This failure scenario is well addressed in the case of optocouplers by scaling the insulation thickness. Thick insulation material is used in particular, ensuring that the internal insulation’s breakdown voltage is sufficiently higher than the external flashover voltage. However, in alternative technologies where the fundamental operation is dependent on the use of extremely thin insulation layers, such protection is much more difficult to achieve.

These devices are especially vulnerable to ESD breakdown. Alternative isolator technologies are classified into two types based on their construction: Type 1 devices use spin-on polyimide coatings for primary insulation, and Type 2 devices use silicone dioxide (SIO2) insulation for primary insulation. SIO2 insulation is particularly vulnerable to ESD damage in type 2 devices. In fact, most integrated circuit designers go to great lengths to provide ESD protection structures for SIO2 structures on exposed interconnects.

High Energy Voltage Transients 

Power distribution systems are frequently subjected to high-energy surge events. Such power surges can be caused by the operation of heavy machinery connected to the same distribution network, or, in rare cases, by lightning strikes. Because such surges can be directly life threatening, it is critical that the isolator dimensions are properly scaled to ensure protection against such events.

The installation category or overvoltage class addresses this issue within the end equipment standards. The relevant equipment standard determines the maximum surge voltage transient that the insulation should be capable of withstanding for each application usage.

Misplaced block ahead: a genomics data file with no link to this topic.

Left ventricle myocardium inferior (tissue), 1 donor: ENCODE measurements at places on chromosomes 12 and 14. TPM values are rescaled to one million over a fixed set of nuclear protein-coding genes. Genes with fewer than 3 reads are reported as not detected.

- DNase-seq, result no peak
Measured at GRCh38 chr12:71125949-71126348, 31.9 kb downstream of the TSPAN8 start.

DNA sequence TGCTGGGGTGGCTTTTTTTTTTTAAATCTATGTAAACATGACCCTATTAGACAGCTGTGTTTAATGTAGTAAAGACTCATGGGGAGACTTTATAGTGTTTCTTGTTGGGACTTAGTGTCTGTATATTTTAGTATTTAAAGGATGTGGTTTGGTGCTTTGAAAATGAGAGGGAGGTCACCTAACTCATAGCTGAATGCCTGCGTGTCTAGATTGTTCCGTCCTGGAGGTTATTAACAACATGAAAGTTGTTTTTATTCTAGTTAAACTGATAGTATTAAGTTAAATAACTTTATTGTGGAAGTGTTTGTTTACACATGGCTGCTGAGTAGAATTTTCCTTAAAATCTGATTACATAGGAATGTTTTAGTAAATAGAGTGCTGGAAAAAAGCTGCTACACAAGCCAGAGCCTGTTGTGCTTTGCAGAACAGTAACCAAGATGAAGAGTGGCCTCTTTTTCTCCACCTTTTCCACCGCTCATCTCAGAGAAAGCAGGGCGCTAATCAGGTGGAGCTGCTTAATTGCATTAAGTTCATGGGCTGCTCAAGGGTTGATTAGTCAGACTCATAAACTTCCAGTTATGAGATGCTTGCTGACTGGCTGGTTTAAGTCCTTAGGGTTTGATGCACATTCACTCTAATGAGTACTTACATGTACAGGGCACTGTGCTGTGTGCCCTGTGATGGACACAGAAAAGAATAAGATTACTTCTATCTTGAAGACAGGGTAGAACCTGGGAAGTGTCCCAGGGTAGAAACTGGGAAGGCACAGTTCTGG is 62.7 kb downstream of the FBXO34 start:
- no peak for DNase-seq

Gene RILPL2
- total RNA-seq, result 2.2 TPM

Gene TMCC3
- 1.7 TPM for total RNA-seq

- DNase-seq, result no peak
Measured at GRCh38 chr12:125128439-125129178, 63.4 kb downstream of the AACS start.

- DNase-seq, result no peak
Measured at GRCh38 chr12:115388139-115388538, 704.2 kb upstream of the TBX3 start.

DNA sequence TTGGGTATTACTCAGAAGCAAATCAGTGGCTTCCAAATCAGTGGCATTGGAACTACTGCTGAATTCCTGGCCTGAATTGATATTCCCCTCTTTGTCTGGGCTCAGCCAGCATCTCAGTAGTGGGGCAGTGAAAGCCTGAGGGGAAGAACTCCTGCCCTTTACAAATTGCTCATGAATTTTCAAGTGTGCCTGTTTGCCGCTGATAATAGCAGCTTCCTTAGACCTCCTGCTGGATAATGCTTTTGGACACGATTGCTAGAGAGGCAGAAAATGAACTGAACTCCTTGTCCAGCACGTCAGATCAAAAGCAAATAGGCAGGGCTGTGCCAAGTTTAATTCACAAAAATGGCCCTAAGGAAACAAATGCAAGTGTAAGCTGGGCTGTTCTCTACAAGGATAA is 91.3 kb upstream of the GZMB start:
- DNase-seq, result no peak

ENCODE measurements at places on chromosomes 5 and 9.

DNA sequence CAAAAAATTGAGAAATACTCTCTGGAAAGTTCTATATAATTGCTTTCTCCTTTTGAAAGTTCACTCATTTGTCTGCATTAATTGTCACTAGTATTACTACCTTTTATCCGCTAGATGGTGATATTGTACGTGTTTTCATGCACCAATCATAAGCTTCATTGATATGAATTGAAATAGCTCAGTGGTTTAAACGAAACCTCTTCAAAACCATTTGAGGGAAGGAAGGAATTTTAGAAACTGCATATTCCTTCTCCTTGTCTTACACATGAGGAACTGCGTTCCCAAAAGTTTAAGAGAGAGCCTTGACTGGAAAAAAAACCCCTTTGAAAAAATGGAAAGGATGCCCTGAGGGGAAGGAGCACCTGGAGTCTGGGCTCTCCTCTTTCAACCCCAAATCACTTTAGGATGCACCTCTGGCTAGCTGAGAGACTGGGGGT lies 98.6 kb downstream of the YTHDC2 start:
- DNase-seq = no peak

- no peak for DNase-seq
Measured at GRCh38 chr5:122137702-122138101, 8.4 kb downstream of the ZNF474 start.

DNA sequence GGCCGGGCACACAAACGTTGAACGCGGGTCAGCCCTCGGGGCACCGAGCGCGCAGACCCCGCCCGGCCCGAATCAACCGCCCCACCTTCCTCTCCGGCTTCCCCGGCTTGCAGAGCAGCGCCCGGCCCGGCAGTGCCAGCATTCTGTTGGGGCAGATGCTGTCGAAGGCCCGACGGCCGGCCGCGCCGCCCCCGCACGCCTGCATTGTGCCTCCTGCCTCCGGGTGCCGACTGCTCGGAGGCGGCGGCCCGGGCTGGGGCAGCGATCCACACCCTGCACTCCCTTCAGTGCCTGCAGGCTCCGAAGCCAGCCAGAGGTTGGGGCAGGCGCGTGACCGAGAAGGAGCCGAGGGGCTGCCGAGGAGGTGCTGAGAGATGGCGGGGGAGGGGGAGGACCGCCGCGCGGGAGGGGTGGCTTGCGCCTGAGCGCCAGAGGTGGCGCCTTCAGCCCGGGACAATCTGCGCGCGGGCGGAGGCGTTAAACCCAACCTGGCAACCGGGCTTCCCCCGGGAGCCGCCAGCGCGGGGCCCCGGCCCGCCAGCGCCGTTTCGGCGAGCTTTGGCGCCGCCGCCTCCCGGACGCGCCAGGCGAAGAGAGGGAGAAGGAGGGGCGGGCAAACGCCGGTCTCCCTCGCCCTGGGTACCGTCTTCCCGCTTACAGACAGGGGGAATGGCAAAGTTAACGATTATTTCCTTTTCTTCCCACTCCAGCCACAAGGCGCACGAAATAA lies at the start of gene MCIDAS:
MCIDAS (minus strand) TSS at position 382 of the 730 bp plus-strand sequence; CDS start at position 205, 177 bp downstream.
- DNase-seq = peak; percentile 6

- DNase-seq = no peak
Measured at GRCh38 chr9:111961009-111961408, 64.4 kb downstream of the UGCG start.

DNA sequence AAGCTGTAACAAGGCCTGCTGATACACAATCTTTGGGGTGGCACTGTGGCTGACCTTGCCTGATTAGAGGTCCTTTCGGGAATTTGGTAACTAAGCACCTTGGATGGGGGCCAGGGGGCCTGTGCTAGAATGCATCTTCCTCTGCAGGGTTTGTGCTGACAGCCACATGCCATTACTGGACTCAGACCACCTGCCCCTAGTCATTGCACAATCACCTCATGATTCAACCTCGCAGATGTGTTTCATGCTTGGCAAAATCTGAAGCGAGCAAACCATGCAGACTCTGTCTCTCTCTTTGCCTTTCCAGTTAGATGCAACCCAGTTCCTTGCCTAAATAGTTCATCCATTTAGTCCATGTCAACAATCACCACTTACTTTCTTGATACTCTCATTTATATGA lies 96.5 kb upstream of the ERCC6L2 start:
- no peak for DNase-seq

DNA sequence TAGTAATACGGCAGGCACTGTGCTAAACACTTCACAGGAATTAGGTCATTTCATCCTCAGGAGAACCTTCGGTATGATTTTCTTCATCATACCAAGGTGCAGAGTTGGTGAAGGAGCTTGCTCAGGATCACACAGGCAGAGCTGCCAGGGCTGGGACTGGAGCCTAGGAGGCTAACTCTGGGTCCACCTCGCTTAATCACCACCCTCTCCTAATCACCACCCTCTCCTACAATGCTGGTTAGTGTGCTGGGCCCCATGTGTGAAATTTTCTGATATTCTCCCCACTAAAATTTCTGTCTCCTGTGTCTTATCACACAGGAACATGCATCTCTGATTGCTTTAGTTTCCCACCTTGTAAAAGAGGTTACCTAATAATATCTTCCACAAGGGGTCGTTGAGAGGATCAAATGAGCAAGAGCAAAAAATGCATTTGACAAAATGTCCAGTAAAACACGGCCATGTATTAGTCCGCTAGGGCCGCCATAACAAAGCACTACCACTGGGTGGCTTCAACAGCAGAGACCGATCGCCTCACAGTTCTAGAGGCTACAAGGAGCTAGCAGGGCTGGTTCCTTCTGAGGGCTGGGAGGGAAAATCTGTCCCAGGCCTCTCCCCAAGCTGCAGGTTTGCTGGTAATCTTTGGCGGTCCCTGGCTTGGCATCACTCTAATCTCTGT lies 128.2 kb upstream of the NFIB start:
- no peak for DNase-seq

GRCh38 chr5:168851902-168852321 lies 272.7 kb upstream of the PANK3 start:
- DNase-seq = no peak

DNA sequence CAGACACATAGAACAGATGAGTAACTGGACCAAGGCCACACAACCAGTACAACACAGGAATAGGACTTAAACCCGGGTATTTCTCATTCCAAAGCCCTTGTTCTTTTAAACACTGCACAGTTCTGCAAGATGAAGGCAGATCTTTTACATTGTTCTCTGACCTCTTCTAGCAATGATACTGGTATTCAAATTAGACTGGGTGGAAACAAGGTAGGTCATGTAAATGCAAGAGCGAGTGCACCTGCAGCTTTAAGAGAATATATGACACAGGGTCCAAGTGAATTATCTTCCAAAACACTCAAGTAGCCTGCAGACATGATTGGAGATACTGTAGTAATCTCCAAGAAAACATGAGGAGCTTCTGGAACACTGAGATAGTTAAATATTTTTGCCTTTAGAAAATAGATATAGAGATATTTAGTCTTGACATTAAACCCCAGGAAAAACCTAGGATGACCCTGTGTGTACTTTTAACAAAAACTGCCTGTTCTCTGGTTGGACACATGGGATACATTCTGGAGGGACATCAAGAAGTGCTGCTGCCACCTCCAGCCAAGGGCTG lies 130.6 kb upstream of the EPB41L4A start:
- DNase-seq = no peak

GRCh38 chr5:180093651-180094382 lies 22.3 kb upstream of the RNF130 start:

Electrical Safety Optocoupler/Isolator Construction Requirements

When discussing constructional requirements for safety, the two main areas to consider are internal construction and external mechanical dimensions.

Internal Construction 

Before deciding on the construction requirements, it is necessary to determine whether the insulation will be basic or reinforced:

  • Basic insulation is used to provide functional insulation properties on its own and may not be used to provide protection against electrical shock risks.
  • Reinforced insulation is used when electrical shock protection is required. The terms reinforced and double insulation are frequently used interchangeably.

Double insulation literally means the ability to support twice the rated electrical voltage. The physical method of accomplishing this can also be literal, i.e., providing two separate insulation layers, each capable of holding off the required voltage. In some cases, the requirement for reinforced insulation can be met with a single layer of solid insulation.

The appropriate single solid layer of insulation for safe insulation varies slightly depending on regulatory standards. As an example, according to the end equipment standard IEC60950, a single thick (>0.4 mm) homogenous material is suitable for providing double or reinforced insulation.

In terms of the definition of solid insulation, it is important to consider not only the material itself, but also the material processing. For example, thick polyimide insulation can be considered solid insulation, but solvent-based polyimide (enamel) layers may not be.

For decades, optocouplers have been widely used in electrical safety-related applications. Regardless, it can be argued that in some cases, equipment and component-related safety standards do not fully address the requirement of absolute proof of safe use. The main areas of concern are high voltage lifetime and high voltage transient damage.

Fortunately, this is only a theoretical risk, as this is already addressed by the optocoupler’s inherent design and can be demonstrated experimentally and phenomenologically. Unfortunately, in the case of alternative isolator technology, this theoretical risk becomes a very real safety hazard. In many cases, the use of alternative isolator technologies for reinforced insulation on a construction basis is effectively prohibited by equipment standard definitions.